Admission decisions will be made by a faculty committee. The doctoral admissions committee will also take the “fit” between the applicant and the doctoral program into account when making admission decisions, and may decline to admit an otherwise qualified applicant based on lack of fit with the program. The doctoral admissions committee may conditionally admit a student for one semester who has less than the requirements for admission. Such students will be evaluated by the doctoral admissions committee after one semester and a decision made to: 1) continue conditional status, 2) grant full admission to the doctoral program, or 3) dismiss the student from the doctoral program.
The doctoral coordinator is the primary contact person for all PhD. students. The doctoral coordinator will be available during the summer semesters, as well as available during evening hours at selected times to facilitate communication with all students.
At the end of the first semester and at the end of the first year, all doctoral students will have a meeting with the doctoral coordinator. The meeting will involve counseling and advising the student concerning his or her performance in the program. The doctoral coordinator will obtain information from each course instructor of the student, from the student’s assistantship advisor, and from any faculty who wish to make input. The meeting will address the strengths of the student and point out areas the student needs to strengthen. The results of the meeting will be a determination whether the student will be retained in the program or dismissed.
Comprehensive Examinations and Dissertation
No earlier than the final semester of enrollment in which the core curriculum is completed, students will be required to take comprehensive examinations. The comprehensive examinations are designed to test the ability of the student to undertake independent research in a particular area and publish the results. Students will work with their advisory/dissertation committee to submit two manuscripts for publication. The manuscripts must be based on independent research sufficient to contribute to the literature in the field. The student must receive a satisfactory rating from the committee, indicating the manuscripts are ready for submission to a journal. The manuscripts must be submitted to a journal in the field, but it is not a requirement that they be accepted for publication. Upon successful completion of the comprehensive examinations, the student will be granted candidacy status. Students will not be permitted to enroll for dissertation credit until they have received candidacy status.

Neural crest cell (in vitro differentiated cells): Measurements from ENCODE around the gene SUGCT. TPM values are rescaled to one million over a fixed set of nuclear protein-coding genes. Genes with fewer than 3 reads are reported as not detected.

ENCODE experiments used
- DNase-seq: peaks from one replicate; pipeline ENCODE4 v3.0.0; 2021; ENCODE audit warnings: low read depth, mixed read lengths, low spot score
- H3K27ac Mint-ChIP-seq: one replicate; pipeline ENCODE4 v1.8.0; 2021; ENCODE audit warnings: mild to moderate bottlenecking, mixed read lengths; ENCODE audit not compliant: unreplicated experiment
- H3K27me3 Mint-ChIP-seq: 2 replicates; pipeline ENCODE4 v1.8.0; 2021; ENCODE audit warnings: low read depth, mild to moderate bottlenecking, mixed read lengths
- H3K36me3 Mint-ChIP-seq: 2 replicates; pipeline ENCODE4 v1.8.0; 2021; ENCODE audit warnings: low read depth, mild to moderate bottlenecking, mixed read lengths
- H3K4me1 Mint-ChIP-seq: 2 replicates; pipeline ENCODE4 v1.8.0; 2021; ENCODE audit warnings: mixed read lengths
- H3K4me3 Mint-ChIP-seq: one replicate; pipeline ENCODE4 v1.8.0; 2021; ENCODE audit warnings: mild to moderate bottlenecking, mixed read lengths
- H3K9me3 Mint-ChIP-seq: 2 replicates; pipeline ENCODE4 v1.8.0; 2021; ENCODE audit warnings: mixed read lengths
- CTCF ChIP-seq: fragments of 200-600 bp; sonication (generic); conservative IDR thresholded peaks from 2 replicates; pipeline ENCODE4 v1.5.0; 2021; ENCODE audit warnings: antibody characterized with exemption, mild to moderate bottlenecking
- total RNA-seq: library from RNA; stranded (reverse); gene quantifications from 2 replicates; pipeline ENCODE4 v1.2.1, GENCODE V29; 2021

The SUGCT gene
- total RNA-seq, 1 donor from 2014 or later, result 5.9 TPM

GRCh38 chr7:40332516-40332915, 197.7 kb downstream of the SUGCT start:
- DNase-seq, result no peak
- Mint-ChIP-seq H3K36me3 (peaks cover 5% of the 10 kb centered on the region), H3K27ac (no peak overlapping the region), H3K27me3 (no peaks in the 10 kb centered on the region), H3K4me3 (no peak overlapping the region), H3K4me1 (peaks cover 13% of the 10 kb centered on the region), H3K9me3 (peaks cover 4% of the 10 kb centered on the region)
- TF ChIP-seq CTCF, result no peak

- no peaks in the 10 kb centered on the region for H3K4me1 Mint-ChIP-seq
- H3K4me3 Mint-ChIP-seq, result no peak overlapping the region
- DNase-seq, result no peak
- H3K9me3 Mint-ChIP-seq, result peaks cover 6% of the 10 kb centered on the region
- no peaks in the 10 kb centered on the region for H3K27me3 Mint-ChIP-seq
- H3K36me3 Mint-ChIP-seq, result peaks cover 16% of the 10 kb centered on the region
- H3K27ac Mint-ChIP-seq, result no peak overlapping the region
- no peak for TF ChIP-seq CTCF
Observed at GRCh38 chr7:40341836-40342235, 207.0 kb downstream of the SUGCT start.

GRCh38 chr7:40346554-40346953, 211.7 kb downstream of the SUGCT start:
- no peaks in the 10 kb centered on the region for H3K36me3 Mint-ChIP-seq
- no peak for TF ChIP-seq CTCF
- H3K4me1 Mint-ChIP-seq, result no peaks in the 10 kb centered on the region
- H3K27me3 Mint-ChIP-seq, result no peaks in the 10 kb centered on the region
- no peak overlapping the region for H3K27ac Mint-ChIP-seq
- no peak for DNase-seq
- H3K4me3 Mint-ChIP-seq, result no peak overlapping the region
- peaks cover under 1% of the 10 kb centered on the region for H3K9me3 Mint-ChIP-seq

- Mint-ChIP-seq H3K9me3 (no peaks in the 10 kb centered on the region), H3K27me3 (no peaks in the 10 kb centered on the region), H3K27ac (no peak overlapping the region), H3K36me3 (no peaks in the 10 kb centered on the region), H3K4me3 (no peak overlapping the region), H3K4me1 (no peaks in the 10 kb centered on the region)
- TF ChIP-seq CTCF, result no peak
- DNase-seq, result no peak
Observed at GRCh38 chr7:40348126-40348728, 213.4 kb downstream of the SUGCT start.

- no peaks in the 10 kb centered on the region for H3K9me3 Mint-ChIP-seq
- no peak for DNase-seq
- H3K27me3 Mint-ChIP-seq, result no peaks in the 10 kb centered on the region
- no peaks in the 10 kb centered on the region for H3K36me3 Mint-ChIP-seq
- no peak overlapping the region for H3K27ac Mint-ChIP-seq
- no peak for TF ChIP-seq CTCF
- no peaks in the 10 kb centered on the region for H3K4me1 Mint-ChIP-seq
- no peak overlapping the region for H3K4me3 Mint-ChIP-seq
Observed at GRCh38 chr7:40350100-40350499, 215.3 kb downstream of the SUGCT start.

Upon reaching candidacy status, students may enroll in dissertation hours and begin work on the dissertation. The dissertation will be guided by the student’s dissertation committee. The dissertation committee will be composed of a chair, two members of the doctoral faculty, and an outside reader. The outside reader may be a faculty member with graduate faculty status from UALR, or may be a faculty member from another institution. The outside reader will serve in an advisory capacity only and will not vote on the prospectus or final defense of the dissertation. Successful completion of the dissertation will require an oral proposal defense, where the student will defend his or her topic and methods, and a final defense, where the student will defend his or her findings and conclusions. Policies and procedures for passing, failing, and repeating the dissertation defense will be in compliance with the UALR Graduate School.
We strive to provide all full-time doctoral students with some form of financial assistance. A limited number of assistantships will be awarded in the amount of $15,000 and will also cover tuition (fees will not be covered in fellowship / assistantships). All funding decisions, however, are dependent upon the availability of funds. It is expected first year doctoral students will primarily conduct research. In the second year (and subsequent years), doctoral students may be Research Assistants or Teaching Assistants with one or two of their own classes.